DACA Update: A Federal Judge Rules that DACA is Illegal, But Keeps Options Open
On July 16, U.S. District Judge Andrew S. Hanen of the Southern District of Texas ruled that the Deferred Action for Childhood Arrivals (DACA) program is unlawful because it exceeds the power that Congress had delegated to the executive branch. The ruling echoed decisions during the Obama administration by Judge Hanen and the U.S. Court of Appeals for the Fifth Circuit, which reached a similar conclusion about President Obama's larger Deferred Action for Parents of Americans (DAPA) program (in 2016, the Supreme Court upheld the Fifth Circuit's DAPA decision in a 4-4 tie following Justice Antonin Scalia's passing). For procedural reasons that Judge Hanen spelled out in his latest opinion, his ruling will not immediately affect current DACA recipients, although it will bar approval of new applications. In addition, as Judge Hanen remarked, the government will have an opportunity to put DACA on a firmer legal footing through a new regulation that is currently in the drafting stage.
As a quick review, it's important to note that DACA has two elements, as Chief Justice John Roberts explained in his opinion for the Supreme Court in Department of Homeland Security v. Regents of the University of California. In Regents, which I analyzed here, the Supreme Court held that President Trump's Department of Homeland Security (DHS) had not adequately articulated the reasons for its attempt to rescind DACA. The Obama administration had initiated DACA to help the "Dreamers": foreign nationals who entered the United States as children, accompanying parents who entered the country unlawfully. Analyzing the program, Roberts described DACA as providing a reprieve from removal—which he referred to in his Regents opinion as "forbearance”—and the opportunity to seek a work permit, which he referred to as an immigration "benefit."
While it offers forbearance and a valuable immigration benefit, DACA does not confer a legal status, per se—only Congress can establish forms of legal status under the Immigration and Nationality Act (INA). Those forms of status confer legal permission to remain in the United States on a range of foreign nationals, including nonimmigrants, such as tourists and students, and immigrants, such as 1) close family members of U.S. citizens and lawful permanent residents and 2) persons approved for skilled jobs that U.S. citizens and lawful permanent residents are not interested in filling. Persons granted asylum due to fear of persecution also receive a legal status and a chance to become lawful permanent residents and eventually U.S. citizens.
DACA does not entail a formal legal status in this sense, and its recipients typically do not qualify for legal status through the paths described. Moreover, at any time, immigration officials can rescind DACA's twin components of forbearance and benefits. However, the government reasons for rescission must meet the "reasoned decisionmaking" test of the Administrative Procedure Act, as the Trump administration found out in Regents.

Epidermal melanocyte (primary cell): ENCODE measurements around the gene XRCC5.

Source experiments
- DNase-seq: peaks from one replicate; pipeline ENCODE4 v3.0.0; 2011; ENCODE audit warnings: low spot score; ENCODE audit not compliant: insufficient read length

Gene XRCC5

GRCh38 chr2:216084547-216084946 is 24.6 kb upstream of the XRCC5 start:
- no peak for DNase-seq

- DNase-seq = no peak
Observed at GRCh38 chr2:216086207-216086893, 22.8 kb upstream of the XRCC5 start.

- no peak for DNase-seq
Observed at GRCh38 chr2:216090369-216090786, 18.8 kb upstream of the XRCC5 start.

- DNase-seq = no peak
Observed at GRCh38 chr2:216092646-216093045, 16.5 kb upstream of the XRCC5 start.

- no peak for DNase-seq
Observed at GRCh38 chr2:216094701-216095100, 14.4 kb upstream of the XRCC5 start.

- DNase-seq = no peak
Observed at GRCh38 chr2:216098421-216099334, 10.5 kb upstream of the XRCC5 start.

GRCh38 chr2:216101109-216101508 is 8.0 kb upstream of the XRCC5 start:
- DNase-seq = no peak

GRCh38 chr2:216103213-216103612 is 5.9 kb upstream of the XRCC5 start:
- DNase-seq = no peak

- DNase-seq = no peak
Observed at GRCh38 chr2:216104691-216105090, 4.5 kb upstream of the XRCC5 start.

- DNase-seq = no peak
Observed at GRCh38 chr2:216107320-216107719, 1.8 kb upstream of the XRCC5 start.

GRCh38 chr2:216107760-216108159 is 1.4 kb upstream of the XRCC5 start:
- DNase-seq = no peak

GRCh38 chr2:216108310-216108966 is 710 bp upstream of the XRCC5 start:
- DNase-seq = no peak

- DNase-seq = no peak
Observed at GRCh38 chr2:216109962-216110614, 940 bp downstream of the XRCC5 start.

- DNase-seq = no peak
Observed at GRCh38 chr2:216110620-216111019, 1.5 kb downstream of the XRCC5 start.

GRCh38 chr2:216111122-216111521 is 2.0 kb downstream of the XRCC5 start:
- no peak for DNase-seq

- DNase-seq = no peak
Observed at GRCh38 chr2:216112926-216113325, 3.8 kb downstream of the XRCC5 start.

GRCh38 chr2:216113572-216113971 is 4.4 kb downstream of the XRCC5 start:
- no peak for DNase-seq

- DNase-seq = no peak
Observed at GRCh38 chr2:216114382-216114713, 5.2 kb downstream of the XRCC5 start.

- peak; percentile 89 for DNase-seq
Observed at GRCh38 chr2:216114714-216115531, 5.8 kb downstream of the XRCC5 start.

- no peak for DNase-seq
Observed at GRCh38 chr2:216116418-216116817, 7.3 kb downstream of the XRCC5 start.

This discussion of agency discretion raises an important preliminary matter that Judge Hanen discussed in his opinion and may hold a key for DACA's future: the absence of a formally enacted rule or regulation implementing DACA under the Administrative Procedure Act. The Administrative Procedure Act distinguishes between formal regulations and informal policy guidance. A regulation represents an agency's most deliberate consideration of its responsibilities under the statute that gives the agency power. Promulgating a regulation requires several procedural steps. An agency must first draft a proposed rule, along with a legal rationale for that rule. Then the agency must solicit input from stakeholders, through the Administrative Procedure Act's "notice and comment" process. After the agency has received comments, it issues a final rule, describing and justifying any changes it has in response to stakeholders' comments. Once the agency has issued its final rule, that rule is subject to judicial review. Courts can overturn the rule if it exceeds the agency's power under the statute or if the rule is "arbitrary and capricious," meaning that it lacks a coherent policy rationale or fails to explain changes from existing policies or regulations.
If a regulation successfully navigates this procedural gauntlet, that regulation limits the discretion of agency officials. Officials cannot reach a decision that is inconsistent with the rule. In contrast, policy guidance from an agency is a more informal step that leaves more room for officials to exercise discretion. Policy guidance may list several factors for officials to consider but cannot mandate a particular result. Agencies often prefer to issue guidance, rather than regulations, because guidance does not require the elaborate procedural steps, such as notice and comment from stakeholders, that the Administrative Procedure Act requires of formal regulations.
In his decision, Judge Hanen found that DHS should have implemented DACA as a regulation under the Administrative Procedure Act. Hanen found that officials had little discretion under DACA: They had to approve applications that met the program's requirements, such as entry as a child before the applicant's 16th birthday, continuous residence since 2007, age under 31 as of 2012 and no significant criminal record. Judge Hanen pointed to studies showing that virtually all applicants who met these requirements were approved and that only a tiny percentage of DACA grants have been revoked once issues arose. Finding that this track record lacked evidence of the discretion that undergirds policy guidance, Judge Hanen found that DACA amounted to a substantive rule that should have undergone the rigorous procedures set out for regulations under the Administrative Procedure Act.
In earlier submissions to Judge Hanen, DHS already indicated that it planned to draft a formal regulation implementing DACA. That regulation would proceed through the Administrative Procedure Act's procedural mechanism. The rest of Judge Hanen's ruling was substantive guidance to DHS, flagging areas where DACA in its current form conflicted with the INA's overall framework.